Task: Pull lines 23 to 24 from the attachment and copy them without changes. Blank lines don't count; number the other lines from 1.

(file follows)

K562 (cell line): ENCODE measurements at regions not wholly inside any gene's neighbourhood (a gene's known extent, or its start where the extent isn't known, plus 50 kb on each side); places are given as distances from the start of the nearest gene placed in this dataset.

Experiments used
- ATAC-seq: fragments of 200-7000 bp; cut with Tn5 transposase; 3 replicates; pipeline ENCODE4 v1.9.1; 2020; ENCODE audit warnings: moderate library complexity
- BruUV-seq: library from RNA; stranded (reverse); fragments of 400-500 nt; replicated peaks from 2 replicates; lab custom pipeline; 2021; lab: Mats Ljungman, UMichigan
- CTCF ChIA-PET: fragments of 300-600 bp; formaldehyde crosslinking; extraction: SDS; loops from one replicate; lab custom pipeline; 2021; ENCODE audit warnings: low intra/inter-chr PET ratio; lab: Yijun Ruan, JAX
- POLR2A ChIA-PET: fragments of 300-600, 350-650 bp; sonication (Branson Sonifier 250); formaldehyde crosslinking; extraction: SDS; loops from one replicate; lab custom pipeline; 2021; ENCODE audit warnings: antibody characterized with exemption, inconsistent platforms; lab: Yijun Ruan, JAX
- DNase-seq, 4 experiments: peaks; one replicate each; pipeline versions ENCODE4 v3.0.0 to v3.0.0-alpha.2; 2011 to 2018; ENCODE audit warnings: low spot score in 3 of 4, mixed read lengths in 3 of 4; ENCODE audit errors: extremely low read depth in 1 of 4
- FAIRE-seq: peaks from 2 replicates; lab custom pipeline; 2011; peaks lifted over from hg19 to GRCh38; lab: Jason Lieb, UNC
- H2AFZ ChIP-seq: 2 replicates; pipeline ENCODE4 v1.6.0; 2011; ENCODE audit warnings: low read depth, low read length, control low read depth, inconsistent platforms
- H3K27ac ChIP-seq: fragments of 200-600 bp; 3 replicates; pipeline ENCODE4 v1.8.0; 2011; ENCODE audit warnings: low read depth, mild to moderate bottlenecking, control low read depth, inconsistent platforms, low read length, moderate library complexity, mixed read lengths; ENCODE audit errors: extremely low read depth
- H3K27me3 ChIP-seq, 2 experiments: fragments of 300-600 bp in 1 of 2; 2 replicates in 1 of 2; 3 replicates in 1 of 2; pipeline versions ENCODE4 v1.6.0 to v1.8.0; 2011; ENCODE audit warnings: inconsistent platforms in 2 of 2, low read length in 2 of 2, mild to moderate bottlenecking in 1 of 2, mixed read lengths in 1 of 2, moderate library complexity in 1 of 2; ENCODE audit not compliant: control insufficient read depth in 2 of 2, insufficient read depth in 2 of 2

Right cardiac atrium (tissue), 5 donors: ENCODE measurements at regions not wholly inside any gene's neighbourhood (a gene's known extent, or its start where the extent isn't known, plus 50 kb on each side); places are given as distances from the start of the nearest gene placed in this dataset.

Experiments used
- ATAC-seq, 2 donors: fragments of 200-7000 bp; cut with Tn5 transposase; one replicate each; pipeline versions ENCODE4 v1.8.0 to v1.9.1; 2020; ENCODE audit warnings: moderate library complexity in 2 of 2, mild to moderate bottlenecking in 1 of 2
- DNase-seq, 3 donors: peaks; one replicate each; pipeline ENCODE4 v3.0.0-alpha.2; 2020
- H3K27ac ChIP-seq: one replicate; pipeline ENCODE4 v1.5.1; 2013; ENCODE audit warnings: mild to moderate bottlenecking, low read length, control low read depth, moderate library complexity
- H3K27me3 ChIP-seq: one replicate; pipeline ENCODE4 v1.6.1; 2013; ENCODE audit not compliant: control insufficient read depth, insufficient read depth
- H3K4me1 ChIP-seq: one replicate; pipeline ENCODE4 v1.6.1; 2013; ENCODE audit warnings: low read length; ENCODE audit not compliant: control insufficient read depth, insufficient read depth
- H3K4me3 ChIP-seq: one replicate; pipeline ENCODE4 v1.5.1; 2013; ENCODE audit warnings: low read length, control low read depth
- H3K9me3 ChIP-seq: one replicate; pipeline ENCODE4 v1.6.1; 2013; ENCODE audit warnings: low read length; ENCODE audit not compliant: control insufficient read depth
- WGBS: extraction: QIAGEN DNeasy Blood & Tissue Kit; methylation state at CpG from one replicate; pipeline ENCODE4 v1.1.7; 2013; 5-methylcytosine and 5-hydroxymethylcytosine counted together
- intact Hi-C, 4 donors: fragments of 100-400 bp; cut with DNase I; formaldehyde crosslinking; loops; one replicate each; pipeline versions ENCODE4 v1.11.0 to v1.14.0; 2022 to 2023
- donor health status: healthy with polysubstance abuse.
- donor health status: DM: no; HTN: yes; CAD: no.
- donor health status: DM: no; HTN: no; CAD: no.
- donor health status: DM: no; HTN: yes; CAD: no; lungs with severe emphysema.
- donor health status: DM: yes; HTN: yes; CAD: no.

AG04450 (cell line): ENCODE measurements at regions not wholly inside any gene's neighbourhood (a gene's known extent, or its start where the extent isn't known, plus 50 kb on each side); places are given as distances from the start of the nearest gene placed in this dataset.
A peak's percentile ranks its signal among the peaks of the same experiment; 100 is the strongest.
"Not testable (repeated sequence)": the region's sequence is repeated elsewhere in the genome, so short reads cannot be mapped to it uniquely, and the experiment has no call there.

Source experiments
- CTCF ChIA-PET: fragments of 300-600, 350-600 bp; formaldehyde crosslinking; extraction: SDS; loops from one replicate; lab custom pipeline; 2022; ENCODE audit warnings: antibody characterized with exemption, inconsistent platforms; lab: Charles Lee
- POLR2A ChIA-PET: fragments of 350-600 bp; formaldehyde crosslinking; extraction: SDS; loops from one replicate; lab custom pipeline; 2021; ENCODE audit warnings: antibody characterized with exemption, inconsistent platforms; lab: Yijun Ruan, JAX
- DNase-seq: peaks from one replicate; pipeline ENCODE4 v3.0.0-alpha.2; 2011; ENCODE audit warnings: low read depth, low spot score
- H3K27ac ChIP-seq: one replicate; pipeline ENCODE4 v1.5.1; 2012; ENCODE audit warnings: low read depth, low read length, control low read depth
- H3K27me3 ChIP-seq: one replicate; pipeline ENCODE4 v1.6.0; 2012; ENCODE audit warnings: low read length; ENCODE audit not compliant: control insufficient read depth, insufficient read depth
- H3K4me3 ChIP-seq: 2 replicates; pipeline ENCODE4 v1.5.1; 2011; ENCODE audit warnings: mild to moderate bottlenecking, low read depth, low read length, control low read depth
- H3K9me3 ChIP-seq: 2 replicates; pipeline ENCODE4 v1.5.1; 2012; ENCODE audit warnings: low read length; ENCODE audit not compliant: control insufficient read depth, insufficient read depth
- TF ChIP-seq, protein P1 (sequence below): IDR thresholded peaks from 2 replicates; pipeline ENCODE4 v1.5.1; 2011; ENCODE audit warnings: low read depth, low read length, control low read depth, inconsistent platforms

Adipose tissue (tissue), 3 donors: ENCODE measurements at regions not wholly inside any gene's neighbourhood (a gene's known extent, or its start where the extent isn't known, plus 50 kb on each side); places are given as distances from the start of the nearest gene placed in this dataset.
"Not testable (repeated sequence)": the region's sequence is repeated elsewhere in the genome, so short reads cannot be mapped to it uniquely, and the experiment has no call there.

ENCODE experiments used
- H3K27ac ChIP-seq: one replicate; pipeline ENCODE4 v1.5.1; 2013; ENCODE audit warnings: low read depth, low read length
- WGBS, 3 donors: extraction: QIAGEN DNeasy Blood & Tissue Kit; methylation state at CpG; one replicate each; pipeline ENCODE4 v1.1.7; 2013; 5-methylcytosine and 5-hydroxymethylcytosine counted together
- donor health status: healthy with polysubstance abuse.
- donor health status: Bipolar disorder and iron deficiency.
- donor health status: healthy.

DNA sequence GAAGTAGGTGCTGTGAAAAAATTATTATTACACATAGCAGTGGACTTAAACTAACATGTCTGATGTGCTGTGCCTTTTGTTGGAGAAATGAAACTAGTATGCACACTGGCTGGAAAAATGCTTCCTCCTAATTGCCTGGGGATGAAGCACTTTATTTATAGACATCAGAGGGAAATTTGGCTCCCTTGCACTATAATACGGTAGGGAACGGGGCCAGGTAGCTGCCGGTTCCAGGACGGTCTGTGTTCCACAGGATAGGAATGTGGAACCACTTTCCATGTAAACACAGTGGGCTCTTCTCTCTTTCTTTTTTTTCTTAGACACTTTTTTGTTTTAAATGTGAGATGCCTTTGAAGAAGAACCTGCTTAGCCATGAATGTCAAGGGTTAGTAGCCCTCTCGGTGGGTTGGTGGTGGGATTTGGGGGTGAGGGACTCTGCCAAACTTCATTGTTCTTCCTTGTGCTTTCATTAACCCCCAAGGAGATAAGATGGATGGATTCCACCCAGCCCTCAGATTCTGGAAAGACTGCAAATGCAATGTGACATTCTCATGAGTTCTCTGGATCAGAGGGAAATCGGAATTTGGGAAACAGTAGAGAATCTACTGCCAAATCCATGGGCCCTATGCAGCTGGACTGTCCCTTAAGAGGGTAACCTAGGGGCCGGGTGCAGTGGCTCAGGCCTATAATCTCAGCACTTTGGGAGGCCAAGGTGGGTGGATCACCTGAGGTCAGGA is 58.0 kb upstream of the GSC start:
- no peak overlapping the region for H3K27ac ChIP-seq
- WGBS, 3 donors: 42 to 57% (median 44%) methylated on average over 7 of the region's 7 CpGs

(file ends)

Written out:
- donor health status: healthy with polysubstance abuse.
- donor health status: DM: no; HTN: yes; CAD: no.